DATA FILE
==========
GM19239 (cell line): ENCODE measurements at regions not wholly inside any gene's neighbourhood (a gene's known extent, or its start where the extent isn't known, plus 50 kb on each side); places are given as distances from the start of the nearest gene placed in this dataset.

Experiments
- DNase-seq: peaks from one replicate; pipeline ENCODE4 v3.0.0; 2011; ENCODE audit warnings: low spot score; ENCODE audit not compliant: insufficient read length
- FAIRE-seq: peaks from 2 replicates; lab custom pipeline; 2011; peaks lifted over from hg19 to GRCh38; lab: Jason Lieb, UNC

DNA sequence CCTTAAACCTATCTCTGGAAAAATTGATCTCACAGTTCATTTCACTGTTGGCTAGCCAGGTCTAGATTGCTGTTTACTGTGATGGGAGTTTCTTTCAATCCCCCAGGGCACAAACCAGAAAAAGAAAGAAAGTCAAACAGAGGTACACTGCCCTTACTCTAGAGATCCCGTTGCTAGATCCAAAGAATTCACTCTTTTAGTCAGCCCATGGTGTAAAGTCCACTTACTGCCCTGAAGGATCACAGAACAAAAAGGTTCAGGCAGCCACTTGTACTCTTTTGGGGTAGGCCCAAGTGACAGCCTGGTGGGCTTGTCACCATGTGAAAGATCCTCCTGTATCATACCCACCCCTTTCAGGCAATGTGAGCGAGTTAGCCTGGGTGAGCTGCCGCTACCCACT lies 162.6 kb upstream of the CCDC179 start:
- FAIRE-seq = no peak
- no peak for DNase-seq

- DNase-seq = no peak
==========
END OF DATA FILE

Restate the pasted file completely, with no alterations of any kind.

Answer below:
GM19239 (cell line): ENCODE measurements at regions not wholly inside any gene's neighbourhood (a gene's known extent, or its start where the extent isn't known, plus 50 kb on each side); places are given as distances from the start of the nearest gene placed in this dataset.

Experiments
- DNase-seq: peaks from one replicate; pipeline ENCODE4 v3.0.0; 2011; ENCODE audit warnings: low spot score; ENCODE audit not compliant: insufficient read length
- FAIRE-seq: peaks from 2 replicates; lab custom pipeline; 2011; peaks lifted over from hg19 to GRCh38; lab: Jason Lieb, UNC

DNA sequence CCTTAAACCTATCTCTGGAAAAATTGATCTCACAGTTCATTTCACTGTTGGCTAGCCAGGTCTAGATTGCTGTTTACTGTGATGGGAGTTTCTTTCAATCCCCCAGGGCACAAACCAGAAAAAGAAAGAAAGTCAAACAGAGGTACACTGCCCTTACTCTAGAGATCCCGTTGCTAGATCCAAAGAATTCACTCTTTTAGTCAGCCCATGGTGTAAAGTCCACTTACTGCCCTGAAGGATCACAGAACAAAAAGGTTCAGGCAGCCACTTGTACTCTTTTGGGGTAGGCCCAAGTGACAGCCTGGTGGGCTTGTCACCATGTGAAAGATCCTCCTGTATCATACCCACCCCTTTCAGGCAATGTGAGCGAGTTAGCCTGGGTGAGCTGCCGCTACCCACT lies 162.6 kb upstream of the CCDC179 start:
- FAIRE-seq = no peak
- no peak for DNase-seq

- DNase-seq = no peak